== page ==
Parallels, Apple, Mac:
Packaged, Offline, Airport, Internet Out,
Google --> New "Microsoft Monster"
Super-Geeks want no icons
Luddites want no mechanics, systems engineers
As is (meaning "as sold") I'd probably find it limiting. However, unlike with the SurfaceRT, you're not stuck with what you get. When you consider that for $250, you get a nifty little laptop upon which you can easily install Mint alongside ChromeOS, jeez, why NOT get one??
How good is this!
Gotta love what creative minds have come up with... quite a world apart from the "proprietary software" mindset. I could never go back to having some corporation telling me what to run on my computer!!!!
If it wasn't for me being a student I would absolutely go with Chrome OS.
Even as a student, >95% of my time is spent in Chrome; however, it's because that other 5% is necessary for classes (mostly Microsoft Office), I unfortunately have to stick with Windows (online office suites, such as Google's, still don't come anywhere close to what Office offers). Steam is another thing keeping me from switching, but I wouldn't really expect to be playing games on a Chromebook anyway (although, I could honestly see myself using Chrome OS on a desktop computer as well, so maybe Steam is something that should be considered).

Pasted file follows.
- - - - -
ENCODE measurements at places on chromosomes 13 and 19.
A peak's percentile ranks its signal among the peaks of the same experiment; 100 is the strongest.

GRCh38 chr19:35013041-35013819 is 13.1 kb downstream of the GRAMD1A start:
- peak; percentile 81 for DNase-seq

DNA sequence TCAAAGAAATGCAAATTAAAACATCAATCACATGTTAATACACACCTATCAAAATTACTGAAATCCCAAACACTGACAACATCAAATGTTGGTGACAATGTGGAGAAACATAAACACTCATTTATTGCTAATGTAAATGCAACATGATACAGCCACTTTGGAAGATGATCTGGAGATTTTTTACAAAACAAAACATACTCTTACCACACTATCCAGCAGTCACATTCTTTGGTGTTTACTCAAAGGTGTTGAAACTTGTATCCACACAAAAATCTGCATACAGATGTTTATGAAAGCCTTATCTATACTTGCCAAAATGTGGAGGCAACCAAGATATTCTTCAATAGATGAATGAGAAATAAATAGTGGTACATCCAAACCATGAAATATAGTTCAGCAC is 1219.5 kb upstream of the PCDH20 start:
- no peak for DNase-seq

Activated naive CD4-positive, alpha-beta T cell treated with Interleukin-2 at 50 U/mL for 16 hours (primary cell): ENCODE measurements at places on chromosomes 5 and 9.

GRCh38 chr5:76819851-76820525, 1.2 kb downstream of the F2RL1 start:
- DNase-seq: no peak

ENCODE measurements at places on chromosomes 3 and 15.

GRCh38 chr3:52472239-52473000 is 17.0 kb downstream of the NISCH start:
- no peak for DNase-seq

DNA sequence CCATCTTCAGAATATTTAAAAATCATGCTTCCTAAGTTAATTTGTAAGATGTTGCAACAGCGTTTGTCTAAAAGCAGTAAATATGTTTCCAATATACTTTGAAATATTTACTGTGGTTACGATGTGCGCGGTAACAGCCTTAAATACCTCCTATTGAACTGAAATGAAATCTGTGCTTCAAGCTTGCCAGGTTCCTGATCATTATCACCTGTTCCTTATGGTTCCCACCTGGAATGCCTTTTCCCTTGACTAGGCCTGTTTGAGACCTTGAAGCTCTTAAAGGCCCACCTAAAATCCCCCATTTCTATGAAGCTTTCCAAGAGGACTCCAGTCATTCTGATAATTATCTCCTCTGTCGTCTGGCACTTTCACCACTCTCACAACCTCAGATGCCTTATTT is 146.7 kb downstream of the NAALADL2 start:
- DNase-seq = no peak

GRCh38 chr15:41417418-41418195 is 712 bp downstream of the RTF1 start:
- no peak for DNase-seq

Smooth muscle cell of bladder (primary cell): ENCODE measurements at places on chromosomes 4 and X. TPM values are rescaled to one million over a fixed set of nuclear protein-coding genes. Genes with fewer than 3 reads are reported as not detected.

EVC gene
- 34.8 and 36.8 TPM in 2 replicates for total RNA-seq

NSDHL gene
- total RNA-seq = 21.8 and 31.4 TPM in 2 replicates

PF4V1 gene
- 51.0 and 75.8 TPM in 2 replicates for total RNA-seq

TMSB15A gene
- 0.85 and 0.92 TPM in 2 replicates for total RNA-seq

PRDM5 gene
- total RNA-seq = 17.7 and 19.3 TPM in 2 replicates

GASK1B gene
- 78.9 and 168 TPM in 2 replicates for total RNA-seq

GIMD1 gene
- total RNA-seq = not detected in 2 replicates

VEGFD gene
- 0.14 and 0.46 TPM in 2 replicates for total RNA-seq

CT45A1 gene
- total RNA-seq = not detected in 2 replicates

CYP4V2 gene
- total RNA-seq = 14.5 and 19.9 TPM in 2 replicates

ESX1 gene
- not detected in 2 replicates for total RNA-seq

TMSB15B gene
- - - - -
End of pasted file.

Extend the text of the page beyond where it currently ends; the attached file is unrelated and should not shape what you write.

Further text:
I just went through everything in my Start menu and all of my programs either have good online alternatives or I can simply do without them. So basically, the only thing that's keeping me from switching is Microsoft Office - a tip for Google if they want to go after the student market.
Also, it's unfortunate that they decided to make Chrome OS look more like a traditional OS with the taskbar and desktop background - the strongest appeal to me when I first saw the OS was that it was literally just Chrome with no junk around/behind it. With the taskbar/desktop I probably won't consider the OS anymore (unless you can toggle those things off).
Chris mentioned Citrix as a solution for Chromebook users that need access to Windows. However, in order to use Citrix Receiver you will also need either XenApp or XenDesktop to publish the Windows apps or virtual desktops. A simpler and less costly alternative is Ericom AccessNow, a pure HTML5 RDP client that enables Chromebook/ChromeOS users to connect to any RDP host, including Terminal Server (RDS Session Host), physical desktops or VDI virtual desktops – and run their Windows applications and desktops in a browser. AccessNow is a fraction of the price of Citrix Receiver and installs in a few minutes.